Reposted from the Digital National Security Unredacted blog
ProQuest and The National Security Archive have published a new set of documents offering an unprecedented look into United States policy towards Iran from the Carter administration to the Obama years.
The extensive collection, U.S. Policy toward Iran: From the Revolution to the Nuclear Accord, 1978-2015, covers nearly four decades of a highly volatile relationship that continues to cause tremors in world politics. The extensive breadth and depth of the set encompasses all major events of importance, such as Shah Mohammad Reza Pahlavi’s flight from Iran during the revolution which ultimately led to the 444-day hostage crisis, the Iran-Iraq war of 1980-1988 that continues to shape the narrative of Iran’s rulers, Iran’s explosive internal political scene during the 1990s, and the more recent post 9-11 landscape where terrorism and the nuclear issue have been the main drivers of global concern. The set concludes by focusing on the landmark – albeit short-lived – JCPOA, the 2015 nuclear deal between Iran and the so-called P5+1. This wide variety of mostly never-before-seen material considers the full range of issues that have divided the two countries since the revolution.
Many of the records in the 1,761-document collection have never been published elsewhere. Among the newly declassified materials in the set are documents on the 1980s Iran-Contra scandal that have not been widely available prior to this publication. The expertly curated set also features other invaluable subsets, such as every available meeting summary of the Special Coordination Committee on Iran during the Carter presidency, every known record of telephone conversation between Gen. Robert Huyser (Carter’s envoy sent to Iran at the height of the revolution in early 1979 to assess the mood of the military) and the Pentagon, and every presidential Executive Order on Iran.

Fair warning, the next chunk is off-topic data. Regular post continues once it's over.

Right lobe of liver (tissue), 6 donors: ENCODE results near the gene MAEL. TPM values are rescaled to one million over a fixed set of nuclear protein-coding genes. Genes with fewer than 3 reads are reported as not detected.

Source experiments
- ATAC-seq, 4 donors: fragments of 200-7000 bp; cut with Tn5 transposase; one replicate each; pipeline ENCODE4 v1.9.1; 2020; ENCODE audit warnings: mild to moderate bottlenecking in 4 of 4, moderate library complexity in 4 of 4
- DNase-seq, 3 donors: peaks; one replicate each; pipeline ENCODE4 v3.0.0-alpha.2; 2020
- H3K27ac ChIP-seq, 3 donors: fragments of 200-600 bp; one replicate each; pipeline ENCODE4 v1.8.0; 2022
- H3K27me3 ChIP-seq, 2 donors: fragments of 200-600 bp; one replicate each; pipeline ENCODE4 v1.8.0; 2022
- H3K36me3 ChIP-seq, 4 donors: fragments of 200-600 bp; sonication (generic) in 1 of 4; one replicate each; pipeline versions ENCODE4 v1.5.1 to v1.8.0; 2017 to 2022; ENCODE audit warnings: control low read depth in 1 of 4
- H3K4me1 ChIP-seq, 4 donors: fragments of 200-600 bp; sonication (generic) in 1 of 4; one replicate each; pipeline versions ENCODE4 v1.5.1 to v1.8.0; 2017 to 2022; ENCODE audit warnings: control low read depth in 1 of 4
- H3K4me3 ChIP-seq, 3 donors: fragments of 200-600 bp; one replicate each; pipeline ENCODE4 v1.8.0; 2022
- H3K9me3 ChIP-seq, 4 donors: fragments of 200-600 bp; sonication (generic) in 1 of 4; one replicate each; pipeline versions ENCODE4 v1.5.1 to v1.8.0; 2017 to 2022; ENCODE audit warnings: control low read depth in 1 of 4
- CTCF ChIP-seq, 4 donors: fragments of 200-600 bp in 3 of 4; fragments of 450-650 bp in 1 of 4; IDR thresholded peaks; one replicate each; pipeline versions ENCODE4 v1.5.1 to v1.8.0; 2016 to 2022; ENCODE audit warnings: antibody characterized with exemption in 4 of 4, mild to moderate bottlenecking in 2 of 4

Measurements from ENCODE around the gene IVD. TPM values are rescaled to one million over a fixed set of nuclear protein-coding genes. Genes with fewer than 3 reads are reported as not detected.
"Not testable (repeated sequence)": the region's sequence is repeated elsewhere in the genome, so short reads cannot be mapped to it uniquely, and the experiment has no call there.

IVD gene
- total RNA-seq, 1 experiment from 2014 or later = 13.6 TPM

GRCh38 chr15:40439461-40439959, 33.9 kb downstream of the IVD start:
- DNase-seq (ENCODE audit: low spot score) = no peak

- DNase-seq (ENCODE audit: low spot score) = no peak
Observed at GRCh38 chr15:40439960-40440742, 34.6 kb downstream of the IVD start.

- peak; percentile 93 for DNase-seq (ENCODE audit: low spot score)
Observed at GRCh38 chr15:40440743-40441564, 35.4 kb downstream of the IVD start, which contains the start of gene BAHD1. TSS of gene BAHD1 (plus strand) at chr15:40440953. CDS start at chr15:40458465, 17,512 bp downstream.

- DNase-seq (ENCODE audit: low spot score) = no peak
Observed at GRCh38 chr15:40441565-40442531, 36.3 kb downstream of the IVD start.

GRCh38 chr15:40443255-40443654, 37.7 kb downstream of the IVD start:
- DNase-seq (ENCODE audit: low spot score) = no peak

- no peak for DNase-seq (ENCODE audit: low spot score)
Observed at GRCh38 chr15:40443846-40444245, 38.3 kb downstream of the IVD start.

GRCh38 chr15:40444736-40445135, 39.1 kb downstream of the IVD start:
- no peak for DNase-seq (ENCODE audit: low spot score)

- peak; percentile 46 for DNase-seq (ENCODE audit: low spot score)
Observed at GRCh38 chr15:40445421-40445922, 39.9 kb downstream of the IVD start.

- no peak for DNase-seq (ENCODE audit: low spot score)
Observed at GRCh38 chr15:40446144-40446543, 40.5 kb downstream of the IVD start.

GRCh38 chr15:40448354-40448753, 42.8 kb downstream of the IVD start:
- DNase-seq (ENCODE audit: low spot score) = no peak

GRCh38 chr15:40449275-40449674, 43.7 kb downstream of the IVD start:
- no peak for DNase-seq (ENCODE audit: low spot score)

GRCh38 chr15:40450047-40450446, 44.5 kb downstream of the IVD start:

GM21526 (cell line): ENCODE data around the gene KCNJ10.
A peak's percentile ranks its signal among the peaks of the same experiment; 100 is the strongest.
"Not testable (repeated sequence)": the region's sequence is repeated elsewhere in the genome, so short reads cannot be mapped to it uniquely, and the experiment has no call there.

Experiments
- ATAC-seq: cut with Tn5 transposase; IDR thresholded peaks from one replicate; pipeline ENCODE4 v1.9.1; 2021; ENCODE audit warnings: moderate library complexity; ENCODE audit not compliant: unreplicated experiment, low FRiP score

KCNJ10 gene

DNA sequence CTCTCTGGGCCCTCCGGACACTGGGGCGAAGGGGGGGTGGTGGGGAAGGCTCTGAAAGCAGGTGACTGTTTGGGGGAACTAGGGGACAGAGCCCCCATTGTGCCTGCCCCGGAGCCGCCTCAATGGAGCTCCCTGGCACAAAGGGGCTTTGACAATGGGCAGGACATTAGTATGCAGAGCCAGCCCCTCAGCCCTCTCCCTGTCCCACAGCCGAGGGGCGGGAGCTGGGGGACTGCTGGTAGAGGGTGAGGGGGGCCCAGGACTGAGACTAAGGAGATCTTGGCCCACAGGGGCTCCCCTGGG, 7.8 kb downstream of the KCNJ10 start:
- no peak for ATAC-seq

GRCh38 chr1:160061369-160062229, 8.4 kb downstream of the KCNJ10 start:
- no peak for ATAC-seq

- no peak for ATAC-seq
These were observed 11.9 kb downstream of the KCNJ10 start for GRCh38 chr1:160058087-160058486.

Many of the documents in this collection were obtained through Freedom of Information Act requests or from other relatively obscure sources. They include:
The State Department’s so-called “White Paper” (a previously classified internal history ordered by President Carter in anticipation of proceedings before the World Court)
Warnings from embassy staff in Tehran in mid-1979 regarding admitting the Shah to the United States for medical treatment
Documents relating to the aborted 1980 hostage rescue mission
The previously top-secret version of the Holloway Commission report (investigating the rescue attempt)
Highly confidential, top-level memoranda from the Reagan and Carter administrations
A 1999 letter from President Clinton to President Khatami
A version of the 2003 “Road Map” memo from the Iranians, via the Swiss ambassador, conveying proposals for a comprehensive improvement of relations
A fascinating, formerly classified, internal study for the CIA assessing the failure to predict the Iranian revolution (with accompanying reactions from CIA staff)
Beyond the scope of U.S. Iran policy making, the set also includes materials relating to domestic political developments in each country, as well as the consequences for regional states such as Afghanistan and Saudi Arabia. These records will enrich those studying United States policy towards the Middle East, United States crises management, Iranian relations with Saudi Arabia and the Gulf Cooperation Council, and Iranian policies and actives in Afghanistan and Iraq, to name a few.
While covering a wide range of topics, this collection has avoided duplicating any materials from previous Digital National Security Archive publications on Iran, such as Iran: The Making of U.S. Policy 1977-1980, The Iran-Contra Affair: The Making of a Scandal, 1983-1988, Terrorism and U.S. Policy, 1968-2002, and U.S. Intelligence on Weapons of Mass Destruction: From World War II to Iraq. Documents from every principal agency involved in Iran policy are included. Additionally, the set features an array of hard-to-find Iranian source materials in the form of statements, interviews with officials, and occasional memoir accounts, as well as records from the British archives, and elsewhere.